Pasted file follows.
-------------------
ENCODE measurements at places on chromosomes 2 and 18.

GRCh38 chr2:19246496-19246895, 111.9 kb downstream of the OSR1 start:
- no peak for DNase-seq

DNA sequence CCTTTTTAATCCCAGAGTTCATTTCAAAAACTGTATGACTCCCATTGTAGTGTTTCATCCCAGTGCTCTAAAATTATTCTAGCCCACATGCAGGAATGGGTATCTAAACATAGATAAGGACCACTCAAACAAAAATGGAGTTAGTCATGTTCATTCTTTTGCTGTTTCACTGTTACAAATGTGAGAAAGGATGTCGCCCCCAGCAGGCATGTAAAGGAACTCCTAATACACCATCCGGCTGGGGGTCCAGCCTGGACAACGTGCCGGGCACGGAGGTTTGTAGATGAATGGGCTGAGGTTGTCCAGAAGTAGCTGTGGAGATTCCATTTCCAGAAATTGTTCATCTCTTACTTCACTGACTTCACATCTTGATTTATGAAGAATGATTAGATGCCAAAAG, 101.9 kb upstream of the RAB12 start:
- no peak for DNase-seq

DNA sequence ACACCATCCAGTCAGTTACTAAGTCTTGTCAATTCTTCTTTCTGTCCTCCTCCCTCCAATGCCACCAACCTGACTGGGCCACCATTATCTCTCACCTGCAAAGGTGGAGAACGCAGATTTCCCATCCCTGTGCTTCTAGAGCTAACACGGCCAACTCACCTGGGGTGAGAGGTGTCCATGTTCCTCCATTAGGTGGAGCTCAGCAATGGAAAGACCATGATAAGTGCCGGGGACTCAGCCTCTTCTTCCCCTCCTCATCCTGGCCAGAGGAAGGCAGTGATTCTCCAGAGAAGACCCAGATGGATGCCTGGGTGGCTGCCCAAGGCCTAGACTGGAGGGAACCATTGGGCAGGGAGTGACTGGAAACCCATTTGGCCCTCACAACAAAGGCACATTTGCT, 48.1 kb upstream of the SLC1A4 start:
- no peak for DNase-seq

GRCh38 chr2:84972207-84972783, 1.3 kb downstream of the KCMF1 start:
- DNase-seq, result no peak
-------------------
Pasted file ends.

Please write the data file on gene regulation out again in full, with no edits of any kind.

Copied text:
ENCODE measurements at places on chromosomes 2 and 18.

GRCh38 chr2:19246496-19246895, 111.9 kb downstream of the OSR1 start:
- no peak for DNase-seq

DNA sequence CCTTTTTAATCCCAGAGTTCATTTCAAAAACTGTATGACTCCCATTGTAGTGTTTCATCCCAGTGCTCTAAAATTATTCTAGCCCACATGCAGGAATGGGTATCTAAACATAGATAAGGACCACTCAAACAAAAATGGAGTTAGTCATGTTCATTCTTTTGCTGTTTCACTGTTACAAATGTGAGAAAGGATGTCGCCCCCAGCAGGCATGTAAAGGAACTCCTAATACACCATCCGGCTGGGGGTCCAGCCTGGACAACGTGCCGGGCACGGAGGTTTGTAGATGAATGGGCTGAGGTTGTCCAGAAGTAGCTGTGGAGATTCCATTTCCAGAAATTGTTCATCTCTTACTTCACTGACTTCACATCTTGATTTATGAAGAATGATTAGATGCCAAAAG, 101.9 kb upstream of the RAB12 start:
- no peak for DNase-seq

DNA sequence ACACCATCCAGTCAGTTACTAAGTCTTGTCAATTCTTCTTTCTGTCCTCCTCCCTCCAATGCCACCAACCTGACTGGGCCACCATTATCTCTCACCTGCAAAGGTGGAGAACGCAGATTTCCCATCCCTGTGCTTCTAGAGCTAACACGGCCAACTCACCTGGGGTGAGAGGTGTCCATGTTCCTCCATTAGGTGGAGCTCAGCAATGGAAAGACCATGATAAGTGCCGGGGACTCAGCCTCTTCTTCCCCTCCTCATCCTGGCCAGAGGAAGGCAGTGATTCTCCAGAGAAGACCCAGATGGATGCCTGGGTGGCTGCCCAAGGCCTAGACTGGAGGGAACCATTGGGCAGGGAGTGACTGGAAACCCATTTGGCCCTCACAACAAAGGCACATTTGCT, 48.1 kb upstream of the SLC1A4 start:
- no peak for DNase-seq

GRCh38 chr2:84972207-84972783, 1.3 kb downstream of the KCMF1 start:
- DNase-seq, result no peak